Opinion

State regulations are major barriers for smaller operators

Smarkets is a challenger brand which launched its SBK Sportsbook in Colorado in early June.

But as CEO Jason Trost commented in a recent interview with the website BettingUSA.com the group has found the US tough going.

The context was “very different in each state” he said. All have “different regulations and different requirements, and that has definitely been a challenge”.

“The American consumer is very excited about sports-betting (and) states are legalizing and turning sports-betting into a legitimate industry that follows regulations and pays taxes,” he said. “I think that’s a very good thing.”

For all those positives however, Trost was critical of a state like Pennsylvania, which currently ranks second on the Wedge Index behind New Jersey.

It is considered a welcome location for operators as it allows for online and mobile betting, casino and poker.

UnAmerican activities

“A state like Pennsylvania is particularly bad with its $10m license fee and only so many available licenses.

“So, part of the reason you get the bland, cookie-cutter experience is the way Pennsylvania is structured. I don’t think consumers will be very happy with it, and I think it’s quite un-American that we’re limiting competition.”

Pennsylvania has regulated a broad range of land-based and online products.

It legalized mobile sports betting in 2017 as a part of a gaming expansion package that also authorized online casinos, poker and lottery games.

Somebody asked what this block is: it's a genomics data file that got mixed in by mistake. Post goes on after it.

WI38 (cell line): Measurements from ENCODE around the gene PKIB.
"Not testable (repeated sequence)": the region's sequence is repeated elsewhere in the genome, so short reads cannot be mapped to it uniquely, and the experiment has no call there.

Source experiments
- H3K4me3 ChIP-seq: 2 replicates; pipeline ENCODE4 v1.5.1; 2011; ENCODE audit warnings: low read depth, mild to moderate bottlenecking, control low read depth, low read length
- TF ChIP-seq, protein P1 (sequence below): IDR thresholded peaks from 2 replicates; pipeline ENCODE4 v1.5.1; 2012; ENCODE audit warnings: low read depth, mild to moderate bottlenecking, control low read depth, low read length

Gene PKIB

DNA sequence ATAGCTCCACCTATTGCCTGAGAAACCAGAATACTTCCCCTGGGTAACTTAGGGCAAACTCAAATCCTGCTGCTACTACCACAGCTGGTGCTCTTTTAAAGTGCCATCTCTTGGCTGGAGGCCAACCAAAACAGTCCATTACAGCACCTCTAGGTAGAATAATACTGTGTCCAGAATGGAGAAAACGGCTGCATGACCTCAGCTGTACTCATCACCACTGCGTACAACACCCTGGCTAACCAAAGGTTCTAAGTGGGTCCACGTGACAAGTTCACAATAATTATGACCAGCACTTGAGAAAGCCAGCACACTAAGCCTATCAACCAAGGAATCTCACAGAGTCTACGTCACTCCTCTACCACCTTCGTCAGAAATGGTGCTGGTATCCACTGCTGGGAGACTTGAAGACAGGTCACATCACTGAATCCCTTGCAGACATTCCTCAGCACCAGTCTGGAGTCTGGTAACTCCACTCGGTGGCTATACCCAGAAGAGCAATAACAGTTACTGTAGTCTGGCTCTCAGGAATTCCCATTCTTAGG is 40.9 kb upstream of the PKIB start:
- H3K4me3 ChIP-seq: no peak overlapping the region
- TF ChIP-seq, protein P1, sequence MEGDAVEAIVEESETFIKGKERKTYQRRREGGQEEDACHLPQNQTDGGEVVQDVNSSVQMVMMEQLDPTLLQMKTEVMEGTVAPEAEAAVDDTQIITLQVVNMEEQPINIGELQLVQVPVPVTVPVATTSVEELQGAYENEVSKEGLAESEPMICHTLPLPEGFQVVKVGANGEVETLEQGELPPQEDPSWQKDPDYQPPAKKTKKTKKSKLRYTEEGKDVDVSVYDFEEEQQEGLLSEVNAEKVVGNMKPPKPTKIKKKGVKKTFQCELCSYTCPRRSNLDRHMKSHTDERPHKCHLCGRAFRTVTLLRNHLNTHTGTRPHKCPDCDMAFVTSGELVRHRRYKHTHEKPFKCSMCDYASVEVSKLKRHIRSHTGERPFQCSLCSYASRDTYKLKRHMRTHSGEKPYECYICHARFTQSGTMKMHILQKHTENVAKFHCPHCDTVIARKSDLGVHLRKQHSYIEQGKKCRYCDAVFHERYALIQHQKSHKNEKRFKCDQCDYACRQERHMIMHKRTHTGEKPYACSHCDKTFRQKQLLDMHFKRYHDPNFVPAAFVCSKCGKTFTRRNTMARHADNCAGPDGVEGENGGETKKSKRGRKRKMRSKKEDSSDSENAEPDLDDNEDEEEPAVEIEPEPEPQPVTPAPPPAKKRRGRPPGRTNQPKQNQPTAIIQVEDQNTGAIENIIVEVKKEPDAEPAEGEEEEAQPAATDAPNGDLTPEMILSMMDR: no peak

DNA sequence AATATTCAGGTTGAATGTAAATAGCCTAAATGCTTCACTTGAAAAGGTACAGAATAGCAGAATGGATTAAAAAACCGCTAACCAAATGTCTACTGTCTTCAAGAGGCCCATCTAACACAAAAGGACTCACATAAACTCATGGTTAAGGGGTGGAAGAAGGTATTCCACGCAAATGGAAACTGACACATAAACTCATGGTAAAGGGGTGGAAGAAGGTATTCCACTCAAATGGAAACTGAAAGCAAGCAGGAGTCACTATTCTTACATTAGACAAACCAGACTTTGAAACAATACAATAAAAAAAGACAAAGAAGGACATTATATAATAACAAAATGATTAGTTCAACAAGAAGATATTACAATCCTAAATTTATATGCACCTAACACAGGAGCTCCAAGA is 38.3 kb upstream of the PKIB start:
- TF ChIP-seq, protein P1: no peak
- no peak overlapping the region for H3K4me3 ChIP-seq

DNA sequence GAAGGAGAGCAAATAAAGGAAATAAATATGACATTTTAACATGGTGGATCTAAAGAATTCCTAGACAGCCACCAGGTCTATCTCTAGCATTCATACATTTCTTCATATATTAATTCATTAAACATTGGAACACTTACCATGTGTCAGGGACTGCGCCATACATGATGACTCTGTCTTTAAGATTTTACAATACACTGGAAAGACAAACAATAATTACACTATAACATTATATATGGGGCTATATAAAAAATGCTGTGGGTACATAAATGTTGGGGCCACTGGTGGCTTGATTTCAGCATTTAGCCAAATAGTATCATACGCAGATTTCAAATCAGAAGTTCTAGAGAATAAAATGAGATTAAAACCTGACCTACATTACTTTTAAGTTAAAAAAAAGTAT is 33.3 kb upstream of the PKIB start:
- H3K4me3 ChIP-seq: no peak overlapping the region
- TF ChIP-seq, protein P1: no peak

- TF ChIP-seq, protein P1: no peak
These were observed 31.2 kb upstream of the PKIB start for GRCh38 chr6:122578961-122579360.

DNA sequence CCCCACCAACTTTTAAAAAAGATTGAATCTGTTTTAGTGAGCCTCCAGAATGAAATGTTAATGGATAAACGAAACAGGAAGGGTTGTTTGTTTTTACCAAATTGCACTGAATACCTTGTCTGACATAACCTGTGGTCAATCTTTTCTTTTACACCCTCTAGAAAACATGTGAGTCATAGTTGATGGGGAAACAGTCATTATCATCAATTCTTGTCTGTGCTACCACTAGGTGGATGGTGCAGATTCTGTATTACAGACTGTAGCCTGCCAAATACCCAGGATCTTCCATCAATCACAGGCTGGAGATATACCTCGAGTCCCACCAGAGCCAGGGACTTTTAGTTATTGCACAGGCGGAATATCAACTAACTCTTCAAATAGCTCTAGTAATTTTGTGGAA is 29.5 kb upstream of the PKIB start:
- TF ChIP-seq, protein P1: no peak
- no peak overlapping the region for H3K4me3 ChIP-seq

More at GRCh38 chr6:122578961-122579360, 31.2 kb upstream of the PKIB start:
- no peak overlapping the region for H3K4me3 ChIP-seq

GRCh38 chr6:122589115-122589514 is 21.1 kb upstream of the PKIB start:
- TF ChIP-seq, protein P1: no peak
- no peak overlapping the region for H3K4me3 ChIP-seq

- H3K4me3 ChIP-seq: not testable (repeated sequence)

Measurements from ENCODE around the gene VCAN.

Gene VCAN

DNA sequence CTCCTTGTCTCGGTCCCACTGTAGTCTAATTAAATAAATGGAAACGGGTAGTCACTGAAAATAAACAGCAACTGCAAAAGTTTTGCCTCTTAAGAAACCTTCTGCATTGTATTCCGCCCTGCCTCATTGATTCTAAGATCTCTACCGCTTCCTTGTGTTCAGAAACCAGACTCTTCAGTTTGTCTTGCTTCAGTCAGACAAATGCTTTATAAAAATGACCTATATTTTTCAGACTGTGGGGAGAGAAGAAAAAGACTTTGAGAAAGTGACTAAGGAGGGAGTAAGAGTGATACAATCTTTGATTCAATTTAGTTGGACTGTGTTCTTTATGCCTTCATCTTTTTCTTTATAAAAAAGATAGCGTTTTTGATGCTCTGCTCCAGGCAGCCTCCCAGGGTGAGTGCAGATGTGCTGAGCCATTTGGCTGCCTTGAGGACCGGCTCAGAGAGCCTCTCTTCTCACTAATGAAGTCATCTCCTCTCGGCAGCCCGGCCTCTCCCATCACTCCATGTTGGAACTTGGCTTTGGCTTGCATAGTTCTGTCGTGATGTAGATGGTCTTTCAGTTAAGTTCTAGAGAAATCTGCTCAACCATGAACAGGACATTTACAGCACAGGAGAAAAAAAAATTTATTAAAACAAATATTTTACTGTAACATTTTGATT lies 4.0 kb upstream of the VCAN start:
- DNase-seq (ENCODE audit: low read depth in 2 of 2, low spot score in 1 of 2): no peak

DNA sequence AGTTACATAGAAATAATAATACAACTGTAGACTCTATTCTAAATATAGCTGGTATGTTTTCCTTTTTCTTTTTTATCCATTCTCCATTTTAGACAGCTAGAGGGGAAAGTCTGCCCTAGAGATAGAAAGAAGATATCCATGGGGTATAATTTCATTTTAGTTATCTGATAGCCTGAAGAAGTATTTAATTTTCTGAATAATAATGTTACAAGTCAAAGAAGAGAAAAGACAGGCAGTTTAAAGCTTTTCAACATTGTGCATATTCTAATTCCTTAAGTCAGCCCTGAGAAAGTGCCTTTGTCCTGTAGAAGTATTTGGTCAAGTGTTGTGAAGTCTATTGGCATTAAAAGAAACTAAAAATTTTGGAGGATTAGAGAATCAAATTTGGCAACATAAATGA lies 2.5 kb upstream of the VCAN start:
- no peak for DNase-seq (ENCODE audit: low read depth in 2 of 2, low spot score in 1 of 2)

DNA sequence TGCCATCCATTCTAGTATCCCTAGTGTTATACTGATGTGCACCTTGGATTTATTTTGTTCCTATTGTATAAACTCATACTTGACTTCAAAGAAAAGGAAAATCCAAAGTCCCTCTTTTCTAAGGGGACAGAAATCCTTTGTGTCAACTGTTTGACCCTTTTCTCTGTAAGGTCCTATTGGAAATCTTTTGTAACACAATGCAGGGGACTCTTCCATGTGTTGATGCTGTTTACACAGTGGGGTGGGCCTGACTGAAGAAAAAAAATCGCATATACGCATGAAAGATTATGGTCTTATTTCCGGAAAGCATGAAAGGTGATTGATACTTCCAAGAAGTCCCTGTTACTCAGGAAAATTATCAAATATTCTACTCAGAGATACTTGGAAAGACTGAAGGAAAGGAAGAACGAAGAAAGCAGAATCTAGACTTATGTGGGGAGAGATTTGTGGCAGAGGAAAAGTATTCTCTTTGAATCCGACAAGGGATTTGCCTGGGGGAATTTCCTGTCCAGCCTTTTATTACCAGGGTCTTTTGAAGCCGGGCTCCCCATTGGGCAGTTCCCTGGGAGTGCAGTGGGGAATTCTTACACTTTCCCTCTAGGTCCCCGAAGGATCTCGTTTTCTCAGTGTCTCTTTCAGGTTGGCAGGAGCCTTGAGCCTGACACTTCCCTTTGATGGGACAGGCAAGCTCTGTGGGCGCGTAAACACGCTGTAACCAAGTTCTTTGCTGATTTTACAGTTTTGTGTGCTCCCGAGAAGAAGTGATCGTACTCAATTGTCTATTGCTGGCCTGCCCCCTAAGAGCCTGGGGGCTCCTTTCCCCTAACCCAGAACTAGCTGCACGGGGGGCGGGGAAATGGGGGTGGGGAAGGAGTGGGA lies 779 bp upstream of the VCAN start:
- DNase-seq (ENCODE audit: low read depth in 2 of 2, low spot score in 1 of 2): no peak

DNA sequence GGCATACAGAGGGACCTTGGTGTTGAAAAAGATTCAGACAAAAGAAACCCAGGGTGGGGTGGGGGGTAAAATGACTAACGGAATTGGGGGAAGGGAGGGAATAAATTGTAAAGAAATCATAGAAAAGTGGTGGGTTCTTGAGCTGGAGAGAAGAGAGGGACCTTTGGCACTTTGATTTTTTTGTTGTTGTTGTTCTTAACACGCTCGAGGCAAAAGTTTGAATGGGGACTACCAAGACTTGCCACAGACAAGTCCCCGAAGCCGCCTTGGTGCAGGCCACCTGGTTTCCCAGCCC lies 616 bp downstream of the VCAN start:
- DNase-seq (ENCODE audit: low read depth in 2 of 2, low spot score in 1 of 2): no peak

Cost of admittance

Players can also visit land-based casinos, retail sportsbooks, racetracks, video gaming terminals at truck stops and the state lottery.

But with individual license costs for either online slots, table games or poker priced at $4m, or $10m for all three, companies without the cash reserves are simply unable to apply for licences.

Pennsylvania also has high tax rates compared to other states: 52% (+ 2% local taxes) for online slots, 14% + 2% for table games and poker and 34% + 2% for sports-betting.

Trost’s comments show that regulatory details play a key role in shaping how competitive (or not), from the perspective of a smaller operator like Smarkets, an individual state’s online gaming industry can be.

Smarkets itself remains an also-ran according to the Wedge Index of sportsbook brand weightings in the low tier.

No doubt operators of a similar size are coming to the same conclusions as Trost. Building up enough market share in the states where they are active will be a key factor in determining whether they are successful.

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Jake Pollard

Jake Pollard is an experienced journalist and editor who has covered the online gaming and betting industry for many years. He has written for the leading media outlets as well as operators and suppliers in the igaming space. His current areas of focus are wide-ranging and include regulatory developments in the US, emerging markets in South America and how European countries are adapting to a decade of igaming regulation.

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